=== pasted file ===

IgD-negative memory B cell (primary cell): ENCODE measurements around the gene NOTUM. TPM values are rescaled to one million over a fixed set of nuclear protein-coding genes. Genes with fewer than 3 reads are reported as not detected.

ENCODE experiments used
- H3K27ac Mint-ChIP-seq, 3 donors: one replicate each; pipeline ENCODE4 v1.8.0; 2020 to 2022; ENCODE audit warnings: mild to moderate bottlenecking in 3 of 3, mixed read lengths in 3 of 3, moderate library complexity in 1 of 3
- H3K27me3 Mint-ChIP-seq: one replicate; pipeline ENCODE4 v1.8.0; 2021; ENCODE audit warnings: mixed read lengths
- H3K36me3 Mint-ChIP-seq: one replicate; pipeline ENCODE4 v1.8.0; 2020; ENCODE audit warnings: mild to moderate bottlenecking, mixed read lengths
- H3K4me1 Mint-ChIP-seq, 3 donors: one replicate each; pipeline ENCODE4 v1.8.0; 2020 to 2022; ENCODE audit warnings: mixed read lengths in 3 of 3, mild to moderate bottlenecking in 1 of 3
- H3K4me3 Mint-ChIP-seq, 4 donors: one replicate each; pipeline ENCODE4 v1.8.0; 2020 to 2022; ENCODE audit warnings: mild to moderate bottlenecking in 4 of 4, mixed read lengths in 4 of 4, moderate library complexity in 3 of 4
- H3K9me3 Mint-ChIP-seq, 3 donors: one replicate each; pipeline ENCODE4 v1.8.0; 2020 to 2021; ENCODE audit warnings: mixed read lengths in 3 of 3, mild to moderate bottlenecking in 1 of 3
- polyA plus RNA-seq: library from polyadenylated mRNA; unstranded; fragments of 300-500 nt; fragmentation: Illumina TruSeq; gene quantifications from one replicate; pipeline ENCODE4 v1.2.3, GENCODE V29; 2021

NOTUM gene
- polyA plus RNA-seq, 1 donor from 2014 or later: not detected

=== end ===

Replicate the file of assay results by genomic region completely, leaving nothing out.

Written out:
IgD-negative memory B cell (primary cell): ENCODE measurements around the gene NOTUM. TPM values are rescaled to one million over a fixed set of nuclear protein-coding genes. Genes with fewer than 3 reads are reported as not detected.

ENCODE experiments used
- H3K27ac Mint-ChIP-seq, 3 donors: one replicate each; pipeline ENCODE4 v1.8.0; 2020 to 2022; ENCODE audit warnings: mild to moderate bottlenecking in 3 of 3, mixed read lengths in 3 of 3, moderate library complexity in 1 of 3
- H3K27me3 Mint-ChIP-seq: one replicate; pipeline ENCODE4 v1.8.0; 2021; ENCODE audit warnings: mixed read lengths
- H3K36me3 Mint-ChIP-seq: one replicate; pipeline ENCODE4 v1.8.0; 2020; ENCODE audit warnings: mild to moderate bottlenecking, mixed read lengths
- H3K4me1 Mint-ChIP-seq, 3 donors: one replicate each; pipeline ENCODE4 v1.8.0; 2020 to 2022; ENCODE audit warnings: mixed read lengths in 3 of 3, mild to moderate bottlenecking in 1 of 3
- H3K4me3 Mint-ChIP-seq, 4 donors: one replicate each; pipeline ENCODE4 v1.8.0; 2020 to 2022; ENCODE audit warnings: mild to moderate bottlenecking in 4 of 4, mixed read lengths in 4 of 4, moderate library complexity in 3 of 4
- H3K9me3 Mint-ChIP-seq, 3 donors: one replicate each; pipeline ENCODE4 v1.8.0; 2020 to 2021; ENCODE audit warnings: mixed read lengths in 3 of 3, mild to moderate bottlenecking in 1 of 3
- polyA plus RNA-seq: library from polyadenylated mRNA; unstranded; fragments of 300-500 nt; fragmentation: Illumina TruSeq; gene quantifications from one replicate; pipeline ENCODE4 v1.2.3, GENCODE V29; 2021

NOTUM gene
- polyA plus RNA-seq, 1 donor from 2014 or later: not detected